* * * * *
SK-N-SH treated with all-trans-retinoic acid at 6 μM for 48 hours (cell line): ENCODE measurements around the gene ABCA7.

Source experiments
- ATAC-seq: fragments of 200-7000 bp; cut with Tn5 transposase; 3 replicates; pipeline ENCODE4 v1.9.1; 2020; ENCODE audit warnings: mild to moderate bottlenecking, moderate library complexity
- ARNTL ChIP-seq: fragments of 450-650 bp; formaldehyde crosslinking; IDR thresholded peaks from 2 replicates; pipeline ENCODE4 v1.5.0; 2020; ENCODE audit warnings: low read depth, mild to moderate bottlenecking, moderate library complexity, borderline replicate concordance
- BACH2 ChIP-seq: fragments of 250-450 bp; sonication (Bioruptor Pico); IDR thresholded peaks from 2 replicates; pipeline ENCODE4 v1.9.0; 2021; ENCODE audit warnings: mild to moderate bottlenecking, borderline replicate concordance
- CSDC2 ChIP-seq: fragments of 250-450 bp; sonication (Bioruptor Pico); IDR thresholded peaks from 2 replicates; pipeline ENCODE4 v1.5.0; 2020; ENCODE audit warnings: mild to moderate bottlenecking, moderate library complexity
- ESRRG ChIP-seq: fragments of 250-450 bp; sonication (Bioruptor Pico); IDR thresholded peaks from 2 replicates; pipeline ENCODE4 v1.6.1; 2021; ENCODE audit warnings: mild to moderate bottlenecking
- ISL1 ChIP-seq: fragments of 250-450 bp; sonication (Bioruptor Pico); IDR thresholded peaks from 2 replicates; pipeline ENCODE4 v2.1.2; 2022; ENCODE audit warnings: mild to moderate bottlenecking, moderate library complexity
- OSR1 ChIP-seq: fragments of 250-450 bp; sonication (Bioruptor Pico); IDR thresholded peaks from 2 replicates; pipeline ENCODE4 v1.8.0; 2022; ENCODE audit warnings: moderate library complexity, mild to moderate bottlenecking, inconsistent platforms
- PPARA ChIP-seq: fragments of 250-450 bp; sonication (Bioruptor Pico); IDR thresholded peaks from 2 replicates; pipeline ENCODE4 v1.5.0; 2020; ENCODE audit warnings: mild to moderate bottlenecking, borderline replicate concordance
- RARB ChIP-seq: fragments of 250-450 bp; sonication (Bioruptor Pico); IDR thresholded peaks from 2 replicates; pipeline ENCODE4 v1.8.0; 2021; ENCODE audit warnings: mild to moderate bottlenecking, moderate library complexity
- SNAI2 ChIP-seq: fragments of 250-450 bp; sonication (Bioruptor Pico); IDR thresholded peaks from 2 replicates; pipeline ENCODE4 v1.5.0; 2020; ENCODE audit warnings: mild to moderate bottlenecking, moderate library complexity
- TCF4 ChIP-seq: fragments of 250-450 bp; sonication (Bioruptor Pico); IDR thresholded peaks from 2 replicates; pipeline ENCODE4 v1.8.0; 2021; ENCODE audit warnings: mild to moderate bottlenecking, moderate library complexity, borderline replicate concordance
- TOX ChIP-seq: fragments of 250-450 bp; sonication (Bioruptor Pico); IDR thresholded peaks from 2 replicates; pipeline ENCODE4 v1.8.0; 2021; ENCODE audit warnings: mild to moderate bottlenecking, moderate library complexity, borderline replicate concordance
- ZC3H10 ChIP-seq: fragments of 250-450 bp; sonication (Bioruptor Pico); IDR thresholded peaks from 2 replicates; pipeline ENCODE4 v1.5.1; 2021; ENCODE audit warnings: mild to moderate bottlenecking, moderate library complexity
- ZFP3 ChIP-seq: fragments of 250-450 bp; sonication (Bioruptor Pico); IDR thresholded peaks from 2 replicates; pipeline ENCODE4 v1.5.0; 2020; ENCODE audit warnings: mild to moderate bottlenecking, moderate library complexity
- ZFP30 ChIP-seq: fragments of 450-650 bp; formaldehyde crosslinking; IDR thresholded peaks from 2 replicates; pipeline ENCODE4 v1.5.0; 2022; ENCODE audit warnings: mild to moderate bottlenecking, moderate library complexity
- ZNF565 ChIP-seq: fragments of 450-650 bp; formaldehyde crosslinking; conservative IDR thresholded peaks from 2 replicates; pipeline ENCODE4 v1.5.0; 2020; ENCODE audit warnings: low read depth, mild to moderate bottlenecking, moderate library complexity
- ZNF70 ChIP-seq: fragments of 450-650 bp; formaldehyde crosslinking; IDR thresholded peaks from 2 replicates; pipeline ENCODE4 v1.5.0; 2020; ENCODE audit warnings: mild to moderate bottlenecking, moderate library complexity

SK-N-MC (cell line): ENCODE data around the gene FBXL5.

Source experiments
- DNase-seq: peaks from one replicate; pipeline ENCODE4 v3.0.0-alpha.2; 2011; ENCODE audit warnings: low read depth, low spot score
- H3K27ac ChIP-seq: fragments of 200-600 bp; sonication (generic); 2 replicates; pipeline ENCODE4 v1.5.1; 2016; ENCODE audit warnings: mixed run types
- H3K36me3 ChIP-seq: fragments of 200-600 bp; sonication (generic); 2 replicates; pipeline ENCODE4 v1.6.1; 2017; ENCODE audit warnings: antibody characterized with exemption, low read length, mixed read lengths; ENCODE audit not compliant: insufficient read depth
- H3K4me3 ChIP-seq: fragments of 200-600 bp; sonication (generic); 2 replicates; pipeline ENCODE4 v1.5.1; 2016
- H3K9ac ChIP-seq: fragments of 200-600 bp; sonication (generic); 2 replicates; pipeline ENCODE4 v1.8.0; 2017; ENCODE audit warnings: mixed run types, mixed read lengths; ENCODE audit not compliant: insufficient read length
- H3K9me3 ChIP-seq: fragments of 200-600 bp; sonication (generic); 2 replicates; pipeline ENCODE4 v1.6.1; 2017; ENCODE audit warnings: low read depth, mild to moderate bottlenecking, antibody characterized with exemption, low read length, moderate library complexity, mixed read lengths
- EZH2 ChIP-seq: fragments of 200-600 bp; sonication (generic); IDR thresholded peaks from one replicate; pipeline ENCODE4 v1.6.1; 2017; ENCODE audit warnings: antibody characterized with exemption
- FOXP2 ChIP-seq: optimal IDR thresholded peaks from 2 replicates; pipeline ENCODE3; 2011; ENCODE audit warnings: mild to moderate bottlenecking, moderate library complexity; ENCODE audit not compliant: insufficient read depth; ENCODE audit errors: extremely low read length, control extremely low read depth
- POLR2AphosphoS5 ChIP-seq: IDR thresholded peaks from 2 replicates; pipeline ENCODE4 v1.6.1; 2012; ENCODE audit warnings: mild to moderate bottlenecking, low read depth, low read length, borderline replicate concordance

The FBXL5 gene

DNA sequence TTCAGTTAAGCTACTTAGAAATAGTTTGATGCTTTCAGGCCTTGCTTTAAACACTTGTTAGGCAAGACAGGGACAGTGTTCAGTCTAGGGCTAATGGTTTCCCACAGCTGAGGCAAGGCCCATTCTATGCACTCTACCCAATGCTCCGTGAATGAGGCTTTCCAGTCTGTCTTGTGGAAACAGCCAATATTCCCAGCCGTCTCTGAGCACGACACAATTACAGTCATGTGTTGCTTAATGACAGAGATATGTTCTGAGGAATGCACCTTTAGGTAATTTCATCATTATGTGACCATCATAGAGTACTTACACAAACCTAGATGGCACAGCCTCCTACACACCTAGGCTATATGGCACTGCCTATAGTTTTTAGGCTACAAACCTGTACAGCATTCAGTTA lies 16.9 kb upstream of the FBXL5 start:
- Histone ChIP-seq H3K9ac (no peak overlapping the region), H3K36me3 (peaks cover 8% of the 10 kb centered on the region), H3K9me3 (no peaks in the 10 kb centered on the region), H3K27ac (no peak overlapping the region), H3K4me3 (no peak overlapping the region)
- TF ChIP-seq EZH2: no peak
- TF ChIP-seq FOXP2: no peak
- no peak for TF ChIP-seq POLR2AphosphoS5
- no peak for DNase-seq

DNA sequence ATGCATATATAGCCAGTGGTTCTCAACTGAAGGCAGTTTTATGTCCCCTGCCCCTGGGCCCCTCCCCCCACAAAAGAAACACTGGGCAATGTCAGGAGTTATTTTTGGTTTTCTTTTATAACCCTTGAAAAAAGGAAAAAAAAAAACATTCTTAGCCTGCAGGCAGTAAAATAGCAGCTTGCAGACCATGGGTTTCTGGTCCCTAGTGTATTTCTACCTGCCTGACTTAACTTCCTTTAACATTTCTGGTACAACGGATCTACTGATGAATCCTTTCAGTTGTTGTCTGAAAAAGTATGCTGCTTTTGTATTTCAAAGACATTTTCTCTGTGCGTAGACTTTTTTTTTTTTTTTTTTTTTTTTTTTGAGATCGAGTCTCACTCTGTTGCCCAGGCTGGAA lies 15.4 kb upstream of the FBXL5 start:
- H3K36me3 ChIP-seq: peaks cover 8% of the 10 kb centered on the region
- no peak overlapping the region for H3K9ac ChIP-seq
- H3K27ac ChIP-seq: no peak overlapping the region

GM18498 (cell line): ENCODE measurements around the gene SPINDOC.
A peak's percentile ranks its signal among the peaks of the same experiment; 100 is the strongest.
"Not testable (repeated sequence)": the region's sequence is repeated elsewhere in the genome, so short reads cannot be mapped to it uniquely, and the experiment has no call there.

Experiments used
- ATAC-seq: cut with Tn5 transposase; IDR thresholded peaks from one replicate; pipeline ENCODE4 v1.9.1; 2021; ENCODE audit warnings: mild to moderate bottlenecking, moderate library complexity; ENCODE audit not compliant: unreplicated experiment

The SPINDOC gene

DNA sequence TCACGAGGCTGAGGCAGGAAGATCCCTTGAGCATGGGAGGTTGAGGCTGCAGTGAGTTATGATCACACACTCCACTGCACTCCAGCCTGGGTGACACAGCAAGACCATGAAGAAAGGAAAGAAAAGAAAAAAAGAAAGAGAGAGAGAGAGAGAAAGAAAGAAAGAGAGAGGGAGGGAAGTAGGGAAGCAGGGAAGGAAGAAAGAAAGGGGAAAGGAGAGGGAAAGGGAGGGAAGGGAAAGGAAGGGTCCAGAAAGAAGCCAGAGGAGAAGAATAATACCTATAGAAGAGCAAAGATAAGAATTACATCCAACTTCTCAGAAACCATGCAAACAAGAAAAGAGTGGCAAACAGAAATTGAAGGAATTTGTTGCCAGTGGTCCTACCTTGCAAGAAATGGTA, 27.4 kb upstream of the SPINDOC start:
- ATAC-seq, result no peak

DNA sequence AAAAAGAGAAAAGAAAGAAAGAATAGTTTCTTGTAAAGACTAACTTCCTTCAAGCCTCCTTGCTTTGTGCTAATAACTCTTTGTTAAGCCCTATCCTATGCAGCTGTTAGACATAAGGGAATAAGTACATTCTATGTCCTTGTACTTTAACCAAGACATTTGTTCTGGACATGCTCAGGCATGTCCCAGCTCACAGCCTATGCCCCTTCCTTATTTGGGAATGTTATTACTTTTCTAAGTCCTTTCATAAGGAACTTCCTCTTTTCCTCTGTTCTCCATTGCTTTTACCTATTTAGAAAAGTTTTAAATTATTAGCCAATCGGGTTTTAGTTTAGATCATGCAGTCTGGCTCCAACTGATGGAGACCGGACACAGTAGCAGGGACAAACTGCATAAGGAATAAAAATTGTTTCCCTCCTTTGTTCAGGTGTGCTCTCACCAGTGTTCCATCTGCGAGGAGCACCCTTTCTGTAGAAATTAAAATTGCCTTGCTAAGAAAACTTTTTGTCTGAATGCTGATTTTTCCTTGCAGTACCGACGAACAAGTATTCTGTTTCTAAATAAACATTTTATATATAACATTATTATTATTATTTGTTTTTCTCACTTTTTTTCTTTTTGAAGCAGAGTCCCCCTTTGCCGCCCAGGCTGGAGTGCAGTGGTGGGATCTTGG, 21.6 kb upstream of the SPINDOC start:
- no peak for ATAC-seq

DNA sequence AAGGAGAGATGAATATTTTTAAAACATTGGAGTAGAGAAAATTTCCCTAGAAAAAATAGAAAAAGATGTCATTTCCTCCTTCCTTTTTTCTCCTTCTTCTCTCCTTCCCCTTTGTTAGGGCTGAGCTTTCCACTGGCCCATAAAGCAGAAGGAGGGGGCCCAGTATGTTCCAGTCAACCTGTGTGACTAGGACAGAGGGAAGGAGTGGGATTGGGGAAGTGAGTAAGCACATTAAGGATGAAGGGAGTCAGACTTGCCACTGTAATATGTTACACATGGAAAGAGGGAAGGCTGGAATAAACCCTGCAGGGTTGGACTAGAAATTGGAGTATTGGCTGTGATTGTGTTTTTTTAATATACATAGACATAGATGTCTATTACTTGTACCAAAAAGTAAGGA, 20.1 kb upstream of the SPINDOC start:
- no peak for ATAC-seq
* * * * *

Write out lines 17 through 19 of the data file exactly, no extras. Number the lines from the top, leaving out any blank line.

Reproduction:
- ZFP30 ChIP-seq: fragments of 450-650 bp; formaldehyde crosslinking; IDR thresholded peaks from 2 replicates; pipeline ENCODE4 v1.5.0; 2022; ENCODE audit warnings: mild to moderate bottlenecking, moderate library complexity
- ZNF565 ChIP-seq: fragments of 450-650 bp; formaldehyde crosslinking; conservative IDR thresholded peaks from 2 replicates; pipeline ENCODE4 v1.5.0; 2020; ENCODE audit warnings: low read depth, mild to moderate bottlenecking, moderate library complexity
- ZNF70 ChIP-seq: fragments of 450-650 bp; formaldehyde crosslinking; IDR thresholded peaks from 2 replicates; pipeline ENCODE4 v1.5.0; 2020; ENCODE audit warnings: mild to moderate bottlenecking, moderate library complexity